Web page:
MU researcher finds small businessâ€™ relationships with banks affect loan approvals
May 17, 2010
Nathan Hurst, firstname.lastname@example.org, 573-882-6217
COLUMBIA, Mo. – In the current economic climate, many small businesses face difficulties when applying for loans. However, the process may vary depending on the business’ previous relationships with financial institutions. In a recent study, Tansel Yilmazer, assistant professor in the MU Department of Personal Financial Planning, found that relationships between small businesses and financial institutions affect both the borrower’s decision to apply for a loan when in need, and whether the institution approves the loan. The impact of relationships on loan rates, however, varies with the economic climate.
“The findings suggest that when in a recession, such as now, when loan rates are already low, good relationships between the business and the financial institution do not really matter,” said Yilmazer. “However, when in an economic expansion, positive relationships allow loan officers to lower the loan rate.”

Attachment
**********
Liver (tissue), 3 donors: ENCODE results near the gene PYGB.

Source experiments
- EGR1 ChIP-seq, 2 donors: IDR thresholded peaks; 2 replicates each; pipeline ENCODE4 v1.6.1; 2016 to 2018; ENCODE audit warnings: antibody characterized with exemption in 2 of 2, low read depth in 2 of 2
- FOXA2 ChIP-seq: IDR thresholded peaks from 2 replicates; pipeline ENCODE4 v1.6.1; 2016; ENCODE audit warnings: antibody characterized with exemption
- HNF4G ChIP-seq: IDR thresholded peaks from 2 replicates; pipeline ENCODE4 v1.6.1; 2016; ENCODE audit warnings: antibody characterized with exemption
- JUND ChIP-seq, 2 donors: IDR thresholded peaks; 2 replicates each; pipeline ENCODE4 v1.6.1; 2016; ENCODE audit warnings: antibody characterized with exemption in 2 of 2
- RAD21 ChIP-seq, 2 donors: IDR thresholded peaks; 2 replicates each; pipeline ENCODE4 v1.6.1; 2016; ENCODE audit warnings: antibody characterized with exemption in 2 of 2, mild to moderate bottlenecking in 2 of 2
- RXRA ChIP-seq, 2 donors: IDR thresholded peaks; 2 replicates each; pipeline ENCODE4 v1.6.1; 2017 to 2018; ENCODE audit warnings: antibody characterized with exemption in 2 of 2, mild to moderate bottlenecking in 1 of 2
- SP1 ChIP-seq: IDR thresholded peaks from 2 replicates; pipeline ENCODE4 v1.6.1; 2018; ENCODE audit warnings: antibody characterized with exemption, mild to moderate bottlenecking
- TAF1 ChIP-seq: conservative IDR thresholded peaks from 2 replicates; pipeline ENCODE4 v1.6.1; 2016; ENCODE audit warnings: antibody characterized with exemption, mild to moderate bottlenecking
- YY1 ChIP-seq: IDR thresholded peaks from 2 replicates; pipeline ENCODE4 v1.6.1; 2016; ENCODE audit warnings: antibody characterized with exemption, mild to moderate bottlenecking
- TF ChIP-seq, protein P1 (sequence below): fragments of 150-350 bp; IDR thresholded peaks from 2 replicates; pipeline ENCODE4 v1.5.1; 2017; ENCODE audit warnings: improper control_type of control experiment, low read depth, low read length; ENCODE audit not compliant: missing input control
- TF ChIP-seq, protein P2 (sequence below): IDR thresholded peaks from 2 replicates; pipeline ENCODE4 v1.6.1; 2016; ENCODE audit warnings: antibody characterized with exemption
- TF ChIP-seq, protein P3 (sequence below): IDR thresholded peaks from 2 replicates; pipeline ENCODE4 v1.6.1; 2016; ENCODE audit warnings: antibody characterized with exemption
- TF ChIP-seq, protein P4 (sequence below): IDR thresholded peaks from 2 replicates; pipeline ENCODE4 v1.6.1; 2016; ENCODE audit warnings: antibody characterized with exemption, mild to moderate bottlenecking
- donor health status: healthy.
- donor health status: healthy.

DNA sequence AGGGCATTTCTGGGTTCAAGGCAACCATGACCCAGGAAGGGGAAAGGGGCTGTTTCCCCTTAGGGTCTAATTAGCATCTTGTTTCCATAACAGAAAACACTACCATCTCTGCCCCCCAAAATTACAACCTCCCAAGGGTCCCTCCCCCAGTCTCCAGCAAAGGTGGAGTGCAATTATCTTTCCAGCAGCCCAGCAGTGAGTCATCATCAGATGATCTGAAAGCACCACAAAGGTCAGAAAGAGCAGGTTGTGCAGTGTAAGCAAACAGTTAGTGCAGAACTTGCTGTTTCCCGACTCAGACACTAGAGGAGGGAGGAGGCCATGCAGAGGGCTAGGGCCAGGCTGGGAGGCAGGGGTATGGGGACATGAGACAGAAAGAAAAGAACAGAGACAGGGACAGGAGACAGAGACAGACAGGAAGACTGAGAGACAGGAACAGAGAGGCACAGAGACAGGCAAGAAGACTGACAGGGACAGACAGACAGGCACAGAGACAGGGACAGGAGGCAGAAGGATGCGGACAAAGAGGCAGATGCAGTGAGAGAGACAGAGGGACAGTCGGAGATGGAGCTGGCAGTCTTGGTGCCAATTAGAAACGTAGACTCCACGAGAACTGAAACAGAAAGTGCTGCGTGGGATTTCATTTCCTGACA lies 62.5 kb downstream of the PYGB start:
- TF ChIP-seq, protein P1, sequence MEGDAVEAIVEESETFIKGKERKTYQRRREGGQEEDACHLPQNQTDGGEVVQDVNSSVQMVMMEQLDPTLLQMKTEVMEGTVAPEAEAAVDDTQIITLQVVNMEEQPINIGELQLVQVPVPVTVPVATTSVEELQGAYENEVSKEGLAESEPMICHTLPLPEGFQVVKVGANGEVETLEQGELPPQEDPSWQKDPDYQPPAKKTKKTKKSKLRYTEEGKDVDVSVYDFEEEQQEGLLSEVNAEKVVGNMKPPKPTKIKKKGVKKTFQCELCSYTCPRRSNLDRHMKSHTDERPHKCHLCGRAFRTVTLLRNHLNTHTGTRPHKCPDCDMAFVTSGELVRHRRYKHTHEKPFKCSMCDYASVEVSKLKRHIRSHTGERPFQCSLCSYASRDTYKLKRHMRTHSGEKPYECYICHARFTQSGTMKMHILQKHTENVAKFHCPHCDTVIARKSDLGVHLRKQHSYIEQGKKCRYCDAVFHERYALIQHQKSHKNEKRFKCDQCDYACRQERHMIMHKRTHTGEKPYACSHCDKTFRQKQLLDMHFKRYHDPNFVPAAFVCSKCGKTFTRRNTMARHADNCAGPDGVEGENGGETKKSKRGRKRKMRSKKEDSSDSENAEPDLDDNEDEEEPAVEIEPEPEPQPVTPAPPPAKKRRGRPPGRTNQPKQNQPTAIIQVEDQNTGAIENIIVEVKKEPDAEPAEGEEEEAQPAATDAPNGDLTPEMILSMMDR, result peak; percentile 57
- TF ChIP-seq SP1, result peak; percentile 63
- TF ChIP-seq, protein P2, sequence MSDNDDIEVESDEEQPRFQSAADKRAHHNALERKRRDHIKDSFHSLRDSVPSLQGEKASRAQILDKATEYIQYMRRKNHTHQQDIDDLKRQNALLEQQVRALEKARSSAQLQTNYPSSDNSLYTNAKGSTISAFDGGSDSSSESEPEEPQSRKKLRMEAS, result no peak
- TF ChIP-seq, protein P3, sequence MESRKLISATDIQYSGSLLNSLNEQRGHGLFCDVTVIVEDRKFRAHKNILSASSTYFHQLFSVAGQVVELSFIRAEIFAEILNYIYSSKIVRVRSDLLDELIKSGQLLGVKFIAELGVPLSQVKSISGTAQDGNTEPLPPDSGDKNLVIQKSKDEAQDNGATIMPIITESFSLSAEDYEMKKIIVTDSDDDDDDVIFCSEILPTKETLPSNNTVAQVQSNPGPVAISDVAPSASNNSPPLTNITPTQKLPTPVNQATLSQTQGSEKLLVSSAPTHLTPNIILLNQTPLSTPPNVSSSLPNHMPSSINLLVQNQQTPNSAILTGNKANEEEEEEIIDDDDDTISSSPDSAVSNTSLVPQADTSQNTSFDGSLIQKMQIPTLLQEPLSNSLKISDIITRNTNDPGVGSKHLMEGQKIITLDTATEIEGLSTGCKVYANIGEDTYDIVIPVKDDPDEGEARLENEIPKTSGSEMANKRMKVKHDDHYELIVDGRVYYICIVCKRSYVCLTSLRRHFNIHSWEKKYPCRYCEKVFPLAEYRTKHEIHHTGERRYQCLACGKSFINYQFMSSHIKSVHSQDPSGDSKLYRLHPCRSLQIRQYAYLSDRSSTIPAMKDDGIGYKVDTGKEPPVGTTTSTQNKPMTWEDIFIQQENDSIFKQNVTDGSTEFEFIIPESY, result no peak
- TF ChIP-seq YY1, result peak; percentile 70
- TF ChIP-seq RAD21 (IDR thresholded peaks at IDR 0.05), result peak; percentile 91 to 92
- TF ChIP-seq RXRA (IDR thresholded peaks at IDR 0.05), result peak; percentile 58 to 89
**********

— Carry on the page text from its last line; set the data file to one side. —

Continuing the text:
Researchers also found that small businesses are more likely to apply for loans, and financial institutions are more likely to grant loans if there is an existing relationship between the two. These results are unaffected by the economic climate and exist during both recession and expansion years. Recently, “communication” was added to a list of criteria that lenders use to determine whether or not to grant a loan. According to Yilmazer, this further demonstrates the importance of relationships.
“Relationships are important for both businesses in need of a loan and financial institutions that are trying to attract less risky businesses,” Yilmazer said. “Relationships between people capture more information than computer models.”
Previous research had shown conflicting results regarding whether or not relationships affect the loan rate set by lenders. The study was conducted using data collected from the 1993, 1998 and 2003 Survey of Small Business Finances, which is funded by the Federal Reserve Board. Of these years, 1993 and 2003 were both recession years, and 1998 was an expansion year.
The study, “A Multistage Model of Loans and Role Relationships,” was co-authored with Sugato Chakravarty from Purdue University and was published in Financial Management last December.